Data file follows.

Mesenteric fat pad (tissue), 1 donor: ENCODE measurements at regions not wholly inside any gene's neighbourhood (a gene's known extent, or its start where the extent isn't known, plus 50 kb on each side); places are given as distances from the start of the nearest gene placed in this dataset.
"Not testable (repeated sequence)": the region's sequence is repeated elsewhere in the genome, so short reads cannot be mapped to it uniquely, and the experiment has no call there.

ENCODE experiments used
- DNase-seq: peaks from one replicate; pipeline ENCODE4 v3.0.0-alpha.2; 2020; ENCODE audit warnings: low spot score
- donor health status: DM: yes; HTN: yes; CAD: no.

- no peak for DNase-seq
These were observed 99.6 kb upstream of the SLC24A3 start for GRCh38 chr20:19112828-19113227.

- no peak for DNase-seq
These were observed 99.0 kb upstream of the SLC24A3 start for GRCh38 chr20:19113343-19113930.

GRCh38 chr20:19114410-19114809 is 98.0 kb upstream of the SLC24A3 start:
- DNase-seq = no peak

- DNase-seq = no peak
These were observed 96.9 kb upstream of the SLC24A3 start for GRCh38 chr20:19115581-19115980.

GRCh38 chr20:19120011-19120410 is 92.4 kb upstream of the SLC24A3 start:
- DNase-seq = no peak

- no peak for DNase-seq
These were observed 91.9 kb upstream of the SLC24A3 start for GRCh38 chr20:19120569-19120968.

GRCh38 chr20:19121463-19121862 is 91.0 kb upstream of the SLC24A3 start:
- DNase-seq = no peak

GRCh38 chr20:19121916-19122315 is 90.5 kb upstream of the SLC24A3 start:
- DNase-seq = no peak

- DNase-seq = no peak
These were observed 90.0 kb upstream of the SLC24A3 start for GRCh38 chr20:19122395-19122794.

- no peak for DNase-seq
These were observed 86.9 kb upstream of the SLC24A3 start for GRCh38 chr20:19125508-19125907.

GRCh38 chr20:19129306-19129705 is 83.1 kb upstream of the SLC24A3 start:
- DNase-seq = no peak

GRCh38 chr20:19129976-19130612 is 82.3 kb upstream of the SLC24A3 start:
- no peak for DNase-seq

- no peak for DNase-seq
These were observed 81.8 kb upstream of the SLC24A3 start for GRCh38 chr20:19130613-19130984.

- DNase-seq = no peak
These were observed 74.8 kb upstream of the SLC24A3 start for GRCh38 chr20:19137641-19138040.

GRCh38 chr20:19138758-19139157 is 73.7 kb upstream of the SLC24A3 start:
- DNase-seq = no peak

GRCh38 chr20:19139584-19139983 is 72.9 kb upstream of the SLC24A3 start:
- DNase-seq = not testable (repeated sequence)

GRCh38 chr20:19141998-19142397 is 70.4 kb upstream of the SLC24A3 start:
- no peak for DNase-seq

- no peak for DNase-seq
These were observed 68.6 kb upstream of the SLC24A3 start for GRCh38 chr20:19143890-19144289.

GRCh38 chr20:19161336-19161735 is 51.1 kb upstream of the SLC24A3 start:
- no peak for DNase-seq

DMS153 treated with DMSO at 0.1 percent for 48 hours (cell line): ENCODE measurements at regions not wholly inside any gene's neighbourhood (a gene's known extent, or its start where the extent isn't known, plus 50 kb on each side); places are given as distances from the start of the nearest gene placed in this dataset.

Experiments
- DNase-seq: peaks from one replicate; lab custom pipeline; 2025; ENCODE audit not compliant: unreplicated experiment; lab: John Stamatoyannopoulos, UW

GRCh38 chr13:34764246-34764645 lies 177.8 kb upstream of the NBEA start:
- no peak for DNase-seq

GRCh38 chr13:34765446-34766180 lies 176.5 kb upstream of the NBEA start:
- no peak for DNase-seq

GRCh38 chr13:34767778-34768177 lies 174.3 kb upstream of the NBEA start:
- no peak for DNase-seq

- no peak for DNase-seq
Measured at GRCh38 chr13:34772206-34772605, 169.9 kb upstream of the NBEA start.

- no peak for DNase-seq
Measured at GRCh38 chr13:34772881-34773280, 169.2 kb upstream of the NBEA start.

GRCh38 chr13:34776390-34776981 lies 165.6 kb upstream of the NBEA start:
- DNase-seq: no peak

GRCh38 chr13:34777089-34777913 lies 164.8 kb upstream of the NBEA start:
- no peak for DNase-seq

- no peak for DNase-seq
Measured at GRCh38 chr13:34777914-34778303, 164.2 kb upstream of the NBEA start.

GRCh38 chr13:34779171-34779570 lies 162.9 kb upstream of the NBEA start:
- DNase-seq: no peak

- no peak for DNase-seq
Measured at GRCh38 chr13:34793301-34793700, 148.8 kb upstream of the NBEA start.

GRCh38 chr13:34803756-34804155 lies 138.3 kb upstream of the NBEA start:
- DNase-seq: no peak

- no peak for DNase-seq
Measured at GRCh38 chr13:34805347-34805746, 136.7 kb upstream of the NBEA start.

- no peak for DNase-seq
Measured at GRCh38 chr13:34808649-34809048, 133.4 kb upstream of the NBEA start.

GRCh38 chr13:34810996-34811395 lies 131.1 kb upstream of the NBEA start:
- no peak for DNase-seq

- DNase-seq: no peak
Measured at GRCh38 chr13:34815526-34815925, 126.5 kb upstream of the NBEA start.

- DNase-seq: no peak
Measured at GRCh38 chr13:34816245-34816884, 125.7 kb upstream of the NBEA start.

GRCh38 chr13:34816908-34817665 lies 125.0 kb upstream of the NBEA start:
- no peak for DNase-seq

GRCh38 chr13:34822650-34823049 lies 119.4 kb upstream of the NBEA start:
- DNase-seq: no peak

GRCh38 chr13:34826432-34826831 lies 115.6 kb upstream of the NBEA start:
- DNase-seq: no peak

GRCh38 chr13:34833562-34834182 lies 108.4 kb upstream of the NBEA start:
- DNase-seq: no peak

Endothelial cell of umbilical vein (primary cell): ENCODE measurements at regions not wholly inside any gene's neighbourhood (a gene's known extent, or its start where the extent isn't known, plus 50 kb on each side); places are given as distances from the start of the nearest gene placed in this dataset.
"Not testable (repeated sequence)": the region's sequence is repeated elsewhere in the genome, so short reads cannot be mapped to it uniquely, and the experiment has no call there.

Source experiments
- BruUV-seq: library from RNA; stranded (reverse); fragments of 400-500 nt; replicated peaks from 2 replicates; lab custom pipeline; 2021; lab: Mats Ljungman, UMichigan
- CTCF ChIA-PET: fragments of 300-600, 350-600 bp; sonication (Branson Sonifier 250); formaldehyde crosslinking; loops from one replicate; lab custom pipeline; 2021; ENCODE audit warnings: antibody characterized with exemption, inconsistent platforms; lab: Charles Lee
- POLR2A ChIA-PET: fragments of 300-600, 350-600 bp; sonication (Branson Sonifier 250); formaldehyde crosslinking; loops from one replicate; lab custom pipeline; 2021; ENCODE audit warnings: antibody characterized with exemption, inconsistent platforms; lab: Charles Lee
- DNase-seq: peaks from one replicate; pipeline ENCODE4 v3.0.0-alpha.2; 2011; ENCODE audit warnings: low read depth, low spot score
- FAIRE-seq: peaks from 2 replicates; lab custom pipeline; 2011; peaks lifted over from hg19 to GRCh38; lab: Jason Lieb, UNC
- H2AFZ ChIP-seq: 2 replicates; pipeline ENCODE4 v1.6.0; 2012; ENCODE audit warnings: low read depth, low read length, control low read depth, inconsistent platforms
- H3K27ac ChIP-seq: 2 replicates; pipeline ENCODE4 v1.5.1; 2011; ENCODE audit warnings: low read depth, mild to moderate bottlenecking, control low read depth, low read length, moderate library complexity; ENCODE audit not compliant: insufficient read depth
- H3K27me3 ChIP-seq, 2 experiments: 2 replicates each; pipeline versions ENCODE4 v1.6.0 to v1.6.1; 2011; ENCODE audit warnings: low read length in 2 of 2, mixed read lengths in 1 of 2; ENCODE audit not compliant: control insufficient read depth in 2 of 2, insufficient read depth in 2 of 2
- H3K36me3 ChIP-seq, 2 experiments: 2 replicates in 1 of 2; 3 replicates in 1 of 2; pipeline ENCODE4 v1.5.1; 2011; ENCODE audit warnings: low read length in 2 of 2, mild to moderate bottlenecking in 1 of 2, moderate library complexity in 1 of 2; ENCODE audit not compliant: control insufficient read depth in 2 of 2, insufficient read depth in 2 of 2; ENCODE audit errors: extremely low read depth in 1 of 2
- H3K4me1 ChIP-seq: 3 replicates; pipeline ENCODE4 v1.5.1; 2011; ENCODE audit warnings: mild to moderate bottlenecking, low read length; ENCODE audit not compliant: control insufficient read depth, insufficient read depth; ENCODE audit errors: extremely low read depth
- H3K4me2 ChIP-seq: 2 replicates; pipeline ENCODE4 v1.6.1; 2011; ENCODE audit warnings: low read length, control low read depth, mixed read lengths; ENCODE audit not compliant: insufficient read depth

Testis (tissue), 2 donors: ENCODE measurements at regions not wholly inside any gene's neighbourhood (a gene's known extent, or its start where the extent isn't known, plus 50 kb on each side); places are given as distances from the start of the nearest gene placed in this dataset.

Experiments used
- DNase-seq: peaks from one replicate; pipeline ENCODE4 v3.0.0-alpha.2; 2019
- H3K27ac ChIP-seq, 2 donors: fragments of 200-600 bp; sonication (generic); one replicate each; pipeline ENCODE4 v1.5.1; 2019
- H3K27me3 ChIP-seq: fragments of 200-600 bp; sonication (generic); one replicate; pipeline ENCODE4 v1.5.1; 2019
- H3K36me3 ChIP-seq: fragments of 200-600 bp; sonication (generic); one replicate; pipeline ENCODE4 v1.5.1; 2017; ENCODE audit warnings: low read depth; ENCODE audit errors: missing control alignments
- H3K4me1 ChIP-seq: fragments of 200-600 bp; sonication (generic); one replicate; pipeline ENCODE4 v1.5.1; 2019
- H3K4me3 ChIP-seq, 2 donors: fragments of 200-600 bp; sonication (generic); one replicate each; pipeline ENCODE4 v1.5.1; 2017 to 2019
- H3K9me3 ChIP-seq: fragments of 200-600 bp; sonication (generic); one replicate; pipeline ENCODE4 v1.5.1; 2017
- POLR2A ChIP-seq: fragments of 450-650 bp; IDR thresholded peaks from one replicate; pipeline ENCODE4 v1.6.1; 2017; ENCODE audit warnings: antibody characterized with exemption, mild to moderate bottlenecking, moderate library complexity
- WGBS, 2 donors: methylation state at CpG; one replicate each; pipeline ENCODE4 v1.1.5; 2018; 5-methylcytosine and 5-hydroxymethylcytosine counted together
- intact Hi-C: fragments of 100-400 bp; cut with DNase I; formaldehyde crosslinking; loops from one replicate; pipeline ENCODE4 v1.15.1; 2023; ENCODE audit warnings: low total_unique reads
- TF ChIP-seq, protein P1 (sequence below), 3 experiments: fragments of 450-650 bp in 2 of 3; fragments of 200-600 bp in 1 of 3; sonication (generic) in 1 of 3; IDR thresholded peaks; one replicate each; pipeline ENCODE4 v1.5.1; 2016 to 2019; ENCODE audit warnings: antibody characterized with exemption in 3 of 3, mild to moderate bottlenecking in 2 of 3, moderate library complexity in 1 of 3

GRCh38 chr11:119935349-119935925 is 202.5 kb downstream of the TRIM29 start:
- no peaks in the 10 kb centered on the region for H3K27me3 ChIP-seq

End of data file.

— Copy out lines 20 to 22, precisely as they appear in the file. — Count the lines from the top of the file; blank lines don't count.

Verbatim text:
GRCh38 chr20:19121916-19122315 is 90.5 kb upstream of the SLC24A3 start:
- DNase-seq = no peak

- DNase-seq = no peak